What Credit Card Fraud Taught Me

 I love online shopping, and I have the shoes to prove it.

In addition to my shopping habit, I also travel abroad frequently and use my credit card for business. So protecting my credentials is crucial. I secure my PC, stick to reputable retailers and monitor my credit card account. And this generally has kept me safe, until just recently…

Just after Easter, I got the alert on my Outlook calendar that reminds me to review my credit card accounts—both for fraud and my own personal overspending. I checked my account and found that my card was used to purchase about €700 worth of goods in the Manchester, England. Here’s the problem: I haven’t been in the United Kingdom for more than a year and a half.

Immediately I called my bank. A representative connected me to a special fraud line. I identified all the suspicious charges and received a letter in which I had to verify under oath that I had not made these charges. In two weeks, all of the fraudulent charges were off my account. Nice.

However, the mystery lingers.  How was my card compromised?

This is where I should mention that in addition to being an avid shoe buyer, I am also a gamer.  I’ve been a member of the Sony PlayStation Network for a while. You probably know that PSN was hacked right before Easter time affecting up to 100 million people. However, I don’t believe I was one of those people as I wasn’t contacted by Sony.

I can’t think of the number of times I’ve handed my card to a waiter or salesperson for them to charge me—in addition to all of online stores and services that have had access to my credentials.

So here’s what I’ve decided to do to make sure I’m not a victim again: I’ve set my Outlook alert to remind me to check my account weekly instead of twice a month. I no longer let online retailers store my account information—and I’m looking into getting an extra online shopping credit card with a very low limit. When I’m abroad, I will be very selective where I use my card and cash will be king – again.

One unexpected consequence of this little drama is that my bank is now closely monitoring my account. Twice they’ve called me about suspicious purchases and both times I’ve had to say, “Yes, Big Brother. I did pay that much for those shoes.”

Have you ever had a similar experience? Do you have any hints that might help me figure out where I went wrong?

Cheers,
Sandra

CC image by Andres Rueda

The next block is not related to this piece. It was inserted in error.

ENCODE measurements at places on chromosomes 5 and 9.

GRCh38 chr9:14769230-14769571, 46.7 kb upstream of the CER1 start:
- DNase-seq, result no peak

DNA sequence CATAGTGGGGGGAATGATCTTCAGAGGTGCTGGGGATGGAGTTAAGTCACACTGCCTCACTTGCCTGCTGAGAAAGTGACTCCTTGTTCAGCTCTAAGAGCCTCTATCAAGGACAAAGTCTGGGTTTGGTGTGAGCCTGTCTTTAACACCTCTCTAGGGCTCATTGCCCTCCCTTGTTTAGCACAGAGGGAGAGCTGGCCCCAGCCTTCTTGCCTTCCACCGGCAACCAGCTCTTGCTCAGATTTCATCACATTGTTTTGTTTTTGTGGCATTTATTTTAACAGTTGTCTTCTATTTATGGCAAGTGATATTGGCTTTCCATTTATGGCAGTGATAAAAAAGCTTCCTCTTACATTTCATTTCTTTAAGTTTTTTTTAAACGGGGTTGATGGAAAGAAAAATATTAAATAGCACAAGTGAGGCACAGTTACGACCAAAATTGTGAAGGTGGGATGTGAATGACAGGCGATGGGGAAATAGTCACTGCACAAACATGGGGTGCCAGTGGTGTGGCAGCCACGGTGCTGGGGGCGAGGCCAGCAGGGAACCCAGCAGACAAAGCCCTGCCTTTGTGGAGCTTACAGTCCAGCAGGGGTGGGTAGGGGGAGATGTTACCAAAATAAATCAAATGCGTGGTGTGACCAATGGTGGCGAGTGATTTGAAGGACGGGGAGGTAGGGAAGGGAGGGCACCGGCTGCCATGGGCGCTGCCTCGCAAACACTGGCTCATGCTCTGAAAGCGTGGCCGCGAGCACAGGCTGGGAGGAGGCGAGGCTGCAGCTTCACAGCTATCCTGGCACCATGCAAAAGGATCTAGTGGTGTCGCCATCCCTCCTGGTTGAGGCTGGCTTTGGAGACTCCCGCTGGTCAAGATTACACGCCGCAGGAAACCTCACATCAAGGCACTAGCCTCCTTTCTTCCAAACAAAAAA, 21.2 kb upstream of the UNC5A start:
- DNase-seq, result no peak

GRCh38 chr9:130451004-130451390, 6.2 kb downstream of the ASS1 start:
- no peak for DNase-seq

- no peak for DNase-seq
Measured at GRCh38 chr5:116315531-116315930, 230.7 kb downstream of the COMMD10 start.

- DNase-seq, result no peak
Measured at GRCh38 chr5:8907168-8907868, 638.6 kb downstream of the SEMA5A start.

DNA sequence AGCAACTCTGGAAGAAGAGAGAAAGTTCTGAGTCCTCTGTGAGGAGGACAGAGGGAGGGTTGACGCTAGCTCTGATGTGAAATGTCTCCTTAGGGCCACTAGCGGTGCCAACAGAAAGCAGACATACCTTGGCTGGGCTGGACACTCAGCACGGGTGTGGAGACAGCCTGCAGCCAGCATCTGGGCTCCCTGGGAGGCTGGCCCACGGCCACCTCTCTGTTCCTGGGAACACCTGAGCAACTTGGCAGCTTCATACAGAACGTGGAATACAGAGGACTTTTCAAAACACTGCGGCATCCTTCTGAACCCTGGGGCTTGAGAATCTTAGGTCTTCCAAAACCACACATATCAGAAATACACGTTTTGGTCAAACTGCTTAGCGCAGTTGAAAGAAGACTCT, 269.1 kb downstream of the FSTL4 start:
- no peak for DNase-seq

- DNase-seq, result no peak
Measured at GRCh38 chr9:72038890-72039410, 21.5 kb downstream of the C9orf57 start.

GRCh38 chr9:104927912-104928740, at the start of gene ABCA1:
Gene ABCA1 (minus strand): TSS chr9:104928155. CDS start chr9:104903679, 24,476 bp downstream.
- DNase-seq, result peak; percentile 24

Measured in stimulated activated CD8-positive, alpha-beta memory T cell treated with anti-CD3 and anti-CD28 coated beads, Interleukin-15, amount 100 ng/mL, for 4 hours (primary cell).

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If a certain website you need to use requires Java, enable it in just one browser that you use only for that site. 3. Stick to stores/sites you trust. Bad grammar and poor design have been the warning signs of malicious sites and emails for years. But criminals are always upping their game. Your best bet is to avoid untrustworthy sites in general, just as you likely avoid unprofessional looking stores and people who randomly try to sell you stereo equipment from their van. Avoid shopping via Google. Go directly to sites you trust and search there. 4. Only shop over a secure connection -- VPN and https. If you're shopping via Wi-Fi, make sure you're on a network you trust or secure yourself with a virtual private network like F-Secure Freedome. This will encrypt your data to protect your passwords and other private data. Freedome also protects you from scams and trackers, which may use your data to sell you things that do not fit your budget. 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If you're still a Windows XP user, you're probably singing a sad song knowing that after 12 long years Microsoft will end its support for the world's second most popular operating system on April 8, 2014. Microsoft warns you that if you continue to use its OS first introduced before the iPhone even existed "your computer will still work but it might become more vulnerable to security risks and viruses." And if that isn't enough to encourage you to upgrade or get a computer, maybe the fact that "you can expect to encounter greater numbers of apps and devices that do not work with Windows XP" will. But given the millions of PCs running the OS and the scarce amount of time and resources many people have, some people will certainly be XP users well after its "expiration date." If you're going to be one of these daredevils, our Security Advisor Sean Sullivan has some suggestions. "Folks that continue to use XP at home can do so with some reasonable amount of safety, but they absolutely need to review their Internet and computing habits as April draws near," he told us. And he broke down 7 ways to avoid the trouble from the criminals who will surely be targeting these unsupported systems. 1)      Install an alternative browser -- not Internet Explorer. 2)      Review the third-party software you've installed and uninstall anything that isn’t needed. 3)      For the third-party software that you keep – consider disabling or uninstalling the browser plugins. Or at least set the browser to “always ask” what to do about things such as PDF files. (Personally, I always download PDFs to my desktop and open them from there. I don’t want the PDF viewer plugin installed, and I don’t like being in the habit of opening certain file types in my browser’s window.) 4)      Have an up-to-date security product with antivirus and firewall installed. 5)      Keep your XP computer connected to a NAT router, which will act as a hardware firewall. (Practically speaking, this means you shouldn’t be roaming around outside of your home with an XP computer. Don’t plug into a university network for connectivity – keep your computer at home on a trusted network.) As you can see, living in the past may not make life easy. But if it's your only option, you should at least try to stay as safe as possible. Cheers, Sandra [Image via Patrick Hoesly via Flickr.com]

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